TWO MEN, A grizzled sheriff and a gunslinging vigilante, confront each other in a dusty saloon town. It’s a scene familiar from countless western films, but in Pedro Almodóvar’s new short, “Strange Way of Life,” in theaters next month, only a few minutes elapse before the two characters end up in bed together. When Silva (Pedro Pascal) visits his former lover Jake (Ethan Hawke), he rekindles their romance before revealing less amorous intentions. Intrigue ensues, and the shock of two gay cowboys gives way to what we might expect from a classic western: shootouts, horseback chases, fugitive justice. Almodóvar’s second film in English forgoes the melodrama for which he is best known, adhering instead to genre traditions, so “the interrupted and then resumed love story between these two men will be taken more seriously,” the 73-year-old Spanish director says.
In America, as Almodóvar knows, cowboys are serious business. They might be our national paragon of masculinity: Generations of American boys were taught that real men should have the swagger of the Marlboro Man and the gruff voice of John Wayne. But like so many aspects of gender, those were just performances. This is partly why over the decades many queer artists have made winking references to cowboy culture. By homing in on make-believe and dress up, they’ve deflated some of its homophobia-tinged machismo — and even sometimes turned it into an object of horny fun. Campy versions of the Lone Ranger’s costume appear in explicit photographs by Bob Mizer from the 1950s that were distributed in physique pictorials, a forerunner of gay porn magazines. In 1965, Andy Warhol directed some friends in a western-themed striptease for his film “Horse”; three years later, he released “Lonesome Cowboys,” a drunken romp among five gay gauchos, a madam and a cross-dressing sheriff. Then there was the gay disco troupe the Village People’s dime-store cowboy, Randy Jones, who was meant to be read as a tongue-in-cheek archetype (one since referenced by musicians like Lil Nas X and Orville Peck).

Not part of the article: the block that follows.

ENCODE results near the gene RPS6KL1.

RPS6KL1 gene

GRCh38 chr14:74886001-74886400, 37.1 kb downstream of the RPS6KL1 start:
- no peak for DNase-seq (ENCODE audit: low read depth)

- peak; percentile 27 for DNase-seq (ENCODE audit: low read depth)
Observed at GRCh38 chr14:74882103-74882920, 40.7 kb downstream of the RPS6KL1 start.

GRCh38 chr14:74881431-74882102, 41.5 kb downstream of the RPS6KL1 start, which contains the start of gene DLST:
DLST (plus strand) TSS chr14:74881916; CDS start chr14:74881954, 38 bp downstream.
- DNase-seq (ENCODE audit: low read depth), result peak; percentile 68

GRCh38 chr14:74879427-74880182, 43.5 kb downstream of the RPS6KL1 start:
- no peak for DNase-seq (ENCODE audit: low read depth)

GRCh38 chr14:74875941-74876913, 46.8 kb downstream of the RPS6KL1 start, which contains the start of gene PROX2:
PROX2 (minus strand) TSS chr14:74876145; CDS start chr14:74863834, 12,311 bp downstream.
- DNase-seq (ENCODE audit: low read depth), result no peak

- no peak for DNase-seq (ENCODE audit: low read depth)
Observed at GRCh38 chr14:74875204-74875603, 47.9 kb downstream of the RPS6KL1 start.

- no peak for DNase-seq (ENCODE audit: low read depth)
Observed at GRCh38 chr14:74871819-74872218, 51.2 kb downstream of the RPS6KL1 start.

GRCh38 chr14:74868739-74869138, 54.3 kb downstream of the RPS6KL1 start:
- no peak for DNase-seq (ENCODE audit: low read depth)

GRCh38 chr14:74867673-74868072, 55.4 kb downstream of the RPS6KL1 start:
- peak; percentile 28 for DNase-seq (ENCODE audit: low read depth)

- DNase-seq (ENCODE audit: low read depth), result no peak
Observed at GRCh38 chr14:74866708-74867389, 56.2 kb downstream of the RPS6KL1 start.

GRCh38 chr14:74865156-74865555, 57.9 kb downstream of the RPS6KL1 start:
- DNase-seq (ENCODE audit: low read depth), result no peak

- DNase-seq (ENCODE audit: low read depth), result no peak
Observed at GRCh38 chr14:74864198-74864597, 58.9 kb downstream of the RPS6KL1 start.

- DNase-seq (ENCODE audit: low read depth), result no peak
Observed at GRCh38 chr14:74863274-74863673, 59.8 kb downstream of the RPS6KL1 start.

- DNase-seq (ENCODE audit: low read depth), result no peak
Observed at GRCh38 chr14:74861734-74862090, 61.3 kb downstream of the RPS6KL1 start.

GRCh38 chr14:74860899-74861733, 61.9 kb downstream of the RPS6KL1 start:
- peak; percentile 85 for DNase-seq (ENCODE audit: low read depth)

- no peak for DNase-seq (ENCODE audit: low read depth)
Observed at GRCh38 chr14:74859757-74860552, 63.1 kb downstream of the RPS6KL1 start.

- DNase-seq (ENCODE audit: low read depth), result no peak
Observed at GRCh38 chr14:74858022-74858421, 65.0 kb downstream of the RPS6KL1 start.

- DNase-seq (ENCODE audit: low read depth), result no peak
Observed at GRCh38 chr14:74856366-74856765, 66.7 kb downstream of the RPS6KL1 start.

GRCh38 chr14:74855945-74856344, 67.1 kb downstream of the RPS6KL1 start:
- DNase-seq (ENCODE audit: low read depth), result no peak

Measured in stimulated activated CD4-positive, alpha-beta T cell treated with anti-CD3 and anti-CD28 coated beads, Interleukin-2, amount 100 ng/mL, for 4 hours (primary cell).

As lone riders in a land characterized as empty and lawless, cowboys were also a perfect symbol for queers seeking to liberate and reinvent themselves. Such is the fragile hope of “Brokeback Mountain,” the 2005 blockbuster (which Almodóvar turned down an offer to direct) that was adapted into a West End play earlier this year. Its portrayal of a doomed love affair between two male shepherds was groundbreaking in many ways, but its presentation of the West as somewhere white, masculine men might be safe to explore their desires for each other without ever having to run into anyone else — including a person of color — mostly followed conventional tropes.
The dreamy scenes in the Austin, Texas-based 34-year-old artist RF. Alvarez’s paintings, which were on view at Alanna Miller Gallery in Manhattan through June, on the other hand, are mostly imagined. White and Latino men dine outdoors and lie naked in bed together. Cowboy hats abound: in a self-portrait of the artist wearing nothing but white briefs and in a still life hanging above a wardrobe beside a silhouetted portrait of a gay male couple. The paintings are a kind of reclamation — of history, but also of space. “There is no place for me in the West,” Alvarez says. “But multitudes can exist.”
The work is “about the American cult of masculinity and rugged individualism … conquering the ‘uncivilized West’ — and how this gender ideology dovetails with American expansionism,” says yi Hou. The raw sexual power of his subjects refutes stereotypes of Asian masculinity while offering a fantasy about how the Chinese men who literally built the West might have explored their own desires. In challenging the outdated image of the cowboy as a white, cisgender macho man, clearing the land in the name of racial purity, they suggest that America’s national mythology can be made to speak for everyone in it — that the West is more expansive after all.
Hair by Olga Holovanova at Another Agency using GHD. Makeup by Lucas Margarit at Another Agency using Dior Beauty. Set design by Cito Ballesta. Photo assistant: Guillermo Tejedor. Stylist’s assistant: Irene Monje. Produced by Alana Productions SL
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